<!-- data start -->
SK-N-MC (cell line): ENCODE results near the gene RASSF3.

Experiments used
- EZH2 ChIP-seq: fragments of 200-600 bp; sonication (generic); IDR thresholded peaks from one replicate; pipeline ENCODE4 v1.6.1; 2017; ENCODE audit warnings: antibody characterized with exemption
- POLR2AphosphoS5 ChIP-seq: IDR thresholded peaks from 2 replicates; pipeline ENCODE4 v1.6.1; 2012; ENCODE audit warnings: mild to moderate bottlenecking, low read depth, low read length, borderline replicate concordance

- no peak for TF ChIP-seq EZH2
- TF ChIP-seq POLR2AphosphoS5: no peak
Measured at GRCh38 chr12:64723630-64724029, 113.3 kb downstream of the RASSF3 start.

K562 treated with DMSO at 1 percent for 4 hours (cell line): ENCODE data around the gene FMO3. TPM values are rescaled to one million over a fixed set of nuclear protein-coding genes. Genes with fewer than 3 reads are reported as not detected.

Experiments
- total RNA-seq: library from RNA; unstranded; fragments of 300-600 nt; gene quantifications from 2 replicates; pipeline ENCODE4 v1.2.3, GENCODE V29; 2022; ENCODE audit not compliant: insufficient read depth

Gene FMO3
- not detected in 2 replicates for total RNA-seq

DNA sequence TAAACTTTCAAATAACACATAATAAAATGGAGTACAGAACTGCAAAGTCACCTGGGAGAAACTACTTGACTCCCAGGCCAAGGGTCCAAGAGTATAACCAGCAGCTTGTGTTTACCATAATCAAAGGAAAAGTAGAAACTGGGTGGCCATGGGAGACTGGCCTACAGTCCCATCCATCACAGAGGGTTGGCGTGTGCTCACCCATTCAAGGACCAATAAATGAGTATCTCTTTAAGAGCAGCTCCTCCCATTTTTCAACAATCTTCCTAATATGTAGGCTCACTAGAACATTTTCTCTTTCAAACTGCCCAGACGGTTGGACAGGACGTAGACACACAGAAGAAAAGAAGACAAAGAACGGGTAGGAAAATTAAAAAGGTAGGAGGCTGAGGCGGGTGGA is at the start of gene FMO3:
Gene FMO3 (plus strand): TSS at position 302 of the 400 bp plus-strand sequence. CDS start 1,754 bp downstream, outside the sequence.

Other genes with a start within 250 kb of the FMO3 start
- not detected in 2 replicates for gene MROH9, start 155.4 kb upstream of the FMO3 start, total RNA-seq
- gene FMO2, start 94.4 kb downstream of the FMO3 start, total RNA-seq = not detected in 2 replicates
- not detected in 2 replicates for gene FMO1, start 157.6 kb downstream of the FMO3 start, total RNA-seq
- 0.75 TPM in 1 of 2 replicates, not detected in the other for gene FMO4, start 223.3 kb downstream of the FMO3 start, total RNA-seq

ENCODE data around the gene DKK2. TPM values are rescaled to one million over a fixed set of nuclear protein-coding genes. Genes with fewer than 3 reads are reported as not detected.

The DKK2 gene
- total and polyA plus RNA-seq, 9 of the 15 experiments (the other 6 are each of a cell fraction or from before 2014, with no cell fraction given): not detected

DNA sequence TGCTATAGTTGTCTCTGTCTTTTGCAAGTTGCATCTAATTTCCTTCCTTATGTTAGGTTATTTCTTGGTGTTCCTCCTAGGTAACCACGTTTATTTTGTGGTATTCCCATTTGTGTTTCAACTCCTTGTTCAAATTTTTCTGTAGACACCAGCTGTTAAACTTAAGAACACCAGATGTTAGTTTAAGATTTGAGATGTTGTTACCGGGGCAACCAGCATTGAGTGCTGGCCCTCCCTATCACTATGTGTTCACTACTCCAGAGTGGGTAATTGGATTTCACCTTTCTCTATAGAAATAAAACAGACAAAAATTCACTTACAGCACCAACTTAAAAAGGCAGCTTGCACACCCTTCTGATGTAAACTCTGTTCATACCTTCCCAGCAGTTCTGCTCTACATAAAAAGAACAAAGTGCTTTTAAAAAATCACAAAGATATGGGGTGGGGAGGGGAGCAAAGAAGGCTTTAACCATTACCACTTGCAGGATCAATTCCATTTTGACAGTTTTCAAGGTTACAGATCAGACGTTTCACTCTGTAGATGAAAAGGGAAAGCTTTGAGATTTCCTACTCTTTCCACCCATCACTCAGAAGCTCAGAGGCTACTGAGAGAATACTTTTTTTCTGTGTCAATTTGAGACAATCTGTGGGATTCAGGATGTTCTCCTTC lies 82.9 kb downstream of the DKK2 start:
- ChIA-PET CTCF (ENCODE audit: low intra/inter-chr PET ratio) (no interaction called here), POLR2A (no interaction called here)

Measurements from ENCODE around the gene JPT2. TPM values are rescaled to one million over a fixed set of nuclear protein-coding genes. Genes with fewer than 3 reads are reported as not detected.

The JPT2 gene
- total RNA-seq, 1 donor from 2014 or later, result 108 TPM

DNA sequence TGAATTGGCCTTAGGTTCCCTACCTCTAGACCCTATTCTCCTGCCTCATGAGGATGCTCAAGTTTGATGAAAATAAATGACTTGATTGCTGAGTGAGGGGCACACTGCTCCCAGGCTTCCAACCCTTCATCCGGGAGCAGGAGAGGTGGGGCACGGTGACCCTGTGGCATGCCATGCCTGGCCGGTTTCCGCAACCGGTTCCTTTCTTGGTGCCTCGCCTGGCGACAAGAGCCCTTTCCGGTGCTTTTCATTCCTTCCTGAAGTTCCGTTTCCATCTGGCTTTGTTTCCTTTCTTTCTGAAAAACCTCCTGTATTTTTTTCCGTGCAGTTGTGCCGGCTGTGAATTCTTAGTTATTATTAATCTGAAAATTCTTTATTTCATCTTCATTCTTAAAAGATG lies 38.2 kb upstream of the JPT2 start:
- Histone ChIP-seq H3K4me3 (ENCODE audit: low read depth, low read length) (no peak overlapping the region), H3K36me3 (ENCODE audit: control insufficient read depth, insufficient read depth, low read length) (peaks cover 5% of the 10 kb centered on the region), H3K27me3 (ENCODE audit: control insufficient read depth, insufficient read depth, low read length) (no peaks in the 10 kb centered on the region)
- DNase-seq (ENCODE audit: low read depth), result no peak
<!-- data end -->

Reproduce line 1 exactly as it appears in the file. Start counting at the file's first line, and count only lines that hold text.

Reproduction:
SK-N-MC (cell line): ENCODE results near the gene RASSF3.